Today marked the start of one of University School’s hallmark programs – Learning Outside of the Classroom.  The morning began with an abridged math lesson/review, and then we left campus and walked to the Shem Creek boat landing.  

Mrs. Ewing guided the students through several exploration activities on the dock: reflect on what your five senses are telling you, measure the tide height without tools, and speculate as to the reasons for the composition and size of the dock and its component parts.


The students also searched for and identified items of interest (the students found the jaw of a small shark and the vertebrae from a fish.

We also met a defense industry engineer from Massachusetts who retired here, and he showed us how to cast his throw net.  We caught a few shrimp! We then went to Alex’s for lunch, and then we returned to the dock to see the change in tide over time.  Upon returning the campus, we talked about what we learned.  This included key aspects of thinking like a scientist and adhering to the scientific method (in connection to measuring the tide change): seeking accuracy, reproducibility, and precision.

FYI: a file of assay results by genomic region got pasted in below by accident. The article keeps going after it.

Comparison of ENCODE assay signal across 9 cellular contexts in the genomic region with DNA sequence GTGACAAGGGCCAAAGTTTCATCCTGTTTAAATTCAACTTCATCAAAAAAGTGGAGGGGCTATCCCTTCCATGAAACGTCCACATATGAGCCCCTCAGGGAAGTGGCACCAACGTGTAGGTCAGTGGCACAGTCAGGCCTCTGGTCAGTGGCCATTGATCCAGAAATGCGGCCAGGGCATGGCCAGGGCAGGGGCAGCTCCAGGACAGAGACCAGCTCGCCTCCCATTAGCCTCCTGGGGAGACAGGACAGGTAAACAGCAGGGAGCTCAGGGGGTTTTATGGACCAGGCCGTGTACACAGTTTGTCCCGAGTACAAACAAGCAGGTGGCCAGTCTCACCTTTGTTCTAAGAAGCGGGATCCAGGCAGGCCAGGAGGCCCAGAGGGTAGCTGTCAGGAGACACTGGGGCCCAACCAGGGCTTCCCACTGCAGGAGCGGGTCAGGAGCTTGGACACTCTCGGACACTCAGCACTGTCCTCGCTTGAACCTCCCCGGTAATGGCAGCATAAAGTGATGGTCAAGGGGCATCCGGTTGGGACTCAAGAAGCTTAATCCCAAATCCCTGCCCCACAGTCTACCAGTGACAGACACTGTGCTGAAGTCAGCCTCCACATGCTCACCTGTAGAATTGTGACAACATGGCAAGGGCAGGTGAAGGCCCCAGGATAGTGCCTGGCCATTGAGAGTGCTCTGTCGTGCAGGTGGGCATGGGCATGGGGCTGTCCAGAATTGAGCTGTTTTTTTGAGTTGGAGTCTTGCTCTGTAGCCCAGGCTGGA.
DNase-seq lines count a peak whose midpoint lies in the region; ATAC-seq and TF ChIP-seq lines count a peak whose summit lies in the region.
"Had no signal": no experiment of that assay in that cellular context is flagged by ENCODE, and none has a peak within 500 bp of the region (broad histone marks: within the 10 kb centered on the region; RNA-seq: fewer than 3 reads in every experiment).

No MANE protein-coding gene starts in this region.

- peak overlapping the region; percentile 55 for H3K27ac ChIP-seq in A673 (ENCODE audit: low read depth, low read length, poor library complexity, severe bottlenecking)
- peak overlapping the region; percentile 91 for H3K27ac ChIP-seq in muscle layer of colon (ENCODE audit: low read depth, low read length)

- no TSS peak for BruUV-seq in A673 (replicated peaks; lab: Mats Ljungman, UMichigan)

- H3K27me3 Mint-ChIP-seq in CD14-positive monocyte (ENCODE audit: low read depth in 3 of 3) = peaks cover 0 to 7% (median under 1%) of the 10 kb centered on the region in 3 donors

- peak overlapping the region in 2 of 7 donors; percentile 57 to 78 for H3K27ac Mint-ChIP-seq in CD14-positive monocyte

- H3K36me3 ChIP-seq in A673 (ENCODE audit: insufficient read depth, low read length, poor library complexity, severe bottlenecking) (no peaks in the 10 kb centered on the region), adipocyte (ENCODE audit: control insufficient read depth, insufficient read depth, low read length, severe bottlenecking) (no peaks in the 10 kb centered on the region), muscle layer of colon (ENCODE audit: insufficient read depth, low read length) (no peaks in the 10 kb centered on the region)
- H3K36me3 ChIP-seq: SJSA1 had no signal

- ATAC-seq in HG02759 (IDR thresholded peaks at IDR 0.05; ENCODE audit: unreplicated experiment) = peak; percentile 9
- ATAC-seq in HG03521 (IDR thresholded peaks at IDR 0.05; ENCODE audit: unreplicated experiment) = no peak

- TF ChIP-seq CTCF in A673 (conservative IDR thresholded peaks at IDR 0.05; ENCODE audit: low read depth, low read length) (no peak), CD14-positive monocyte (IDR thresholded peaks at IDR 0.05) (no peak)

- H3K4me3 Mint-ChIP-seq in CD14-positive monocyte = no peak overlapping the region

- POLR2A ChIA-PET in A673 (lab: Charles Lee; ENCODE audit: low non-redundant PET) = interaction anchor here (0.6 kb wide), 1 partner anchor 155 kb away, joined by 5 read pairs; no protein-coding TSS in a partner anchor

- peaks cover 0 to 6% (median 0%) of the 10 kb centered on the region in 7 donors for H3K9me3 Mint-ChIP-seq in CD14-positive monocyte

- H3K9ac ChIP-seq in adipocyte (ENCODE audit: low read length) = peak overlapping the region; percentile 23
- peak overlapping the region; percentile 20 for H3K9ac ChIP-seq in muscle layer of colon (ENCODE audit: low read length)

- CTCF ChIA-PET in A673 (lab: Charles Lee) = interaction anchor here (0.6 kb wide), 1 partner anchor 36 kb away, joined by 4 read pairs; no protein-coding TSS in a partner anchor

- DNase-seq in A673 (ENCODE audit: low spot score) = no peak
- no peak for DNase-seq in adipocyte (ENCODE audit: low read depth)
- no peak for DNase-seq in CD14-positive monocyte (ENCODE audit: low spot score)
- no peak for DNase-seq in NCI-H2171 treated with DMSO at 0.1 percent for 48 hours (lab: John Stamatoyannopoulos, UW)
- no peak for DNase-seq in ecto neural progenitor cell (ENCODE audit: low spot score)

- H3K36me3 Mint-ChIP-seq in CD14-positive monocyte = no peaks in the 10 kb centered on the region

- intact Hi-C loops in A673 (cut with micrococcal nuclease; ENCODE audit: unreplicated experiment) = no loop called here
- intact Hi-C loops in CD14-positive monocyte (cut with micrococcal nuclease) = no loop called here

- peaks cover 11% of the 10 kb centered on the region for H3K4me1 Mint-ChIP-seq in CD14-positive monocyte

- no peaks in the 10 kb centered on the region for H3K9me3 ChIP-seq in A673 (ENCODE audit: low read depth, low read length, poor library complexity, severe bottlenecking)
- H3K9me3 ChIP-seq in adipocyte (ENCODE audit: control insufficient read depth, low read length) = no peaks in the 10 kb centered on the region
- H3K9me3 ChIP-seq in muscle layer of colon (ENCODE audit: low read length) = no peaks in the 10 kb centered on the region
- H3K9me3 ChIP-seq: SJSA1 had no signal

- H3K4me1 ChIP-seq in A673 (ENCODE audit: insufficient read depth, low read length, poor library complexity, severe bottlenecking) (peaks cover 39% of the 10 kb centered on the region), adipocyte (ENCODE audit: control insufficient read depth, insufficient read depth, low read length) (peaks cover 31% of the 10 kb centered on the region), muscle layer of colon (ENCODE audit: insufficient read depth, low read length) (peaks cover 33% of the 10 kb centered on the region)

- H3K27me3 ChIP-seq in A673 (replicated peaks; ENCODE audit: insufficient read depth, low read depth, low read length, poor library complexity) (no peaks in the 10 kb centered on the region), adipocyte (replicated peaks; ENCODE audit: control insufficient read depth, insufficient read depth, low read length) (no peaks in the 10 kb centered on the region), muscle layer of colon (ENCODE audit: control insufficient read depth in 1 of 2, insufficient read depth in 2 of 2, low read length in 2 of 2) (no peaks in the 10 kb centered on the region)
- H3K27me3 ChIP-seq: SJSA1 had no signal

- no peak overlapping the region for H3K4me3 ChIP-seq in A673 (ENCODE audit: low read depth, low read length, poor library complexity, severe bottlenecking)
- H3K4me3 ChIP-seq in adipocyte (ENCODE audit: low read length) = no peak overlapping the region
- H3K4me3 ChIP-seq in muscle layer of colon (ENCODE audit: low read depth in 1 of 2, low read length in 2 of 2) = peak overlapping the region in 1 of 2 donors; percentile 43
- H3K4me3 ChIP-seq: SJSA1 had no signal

August 21, 2007 (Day 2)

It was a nice day today.  One of the main highlights was exploring the set-up of the Mt. Pleasant Farmers Market.  We learned about several plants and vegetables, and some of the students tried some hot peppers (grown Bonsai-style) and an heirloom tomato that were gifts from the local farmers.

* Tomorrow, Wednesday, August 22 is a learning beyond the classroom day.  We will head to the Shem Creek boat landing for a lesson and to take measurements.  We will also explore parts of Pitt Street in the Old Village and eat lunch at Alex’s.
Things to remember:
1) Students should wear khaki or blue dress shorts, walking shoes, USL t-shirt (and hat) because we will be outside for a good part of the day.  Each student will also need a pen/pencil, a notepad, and some bottled water.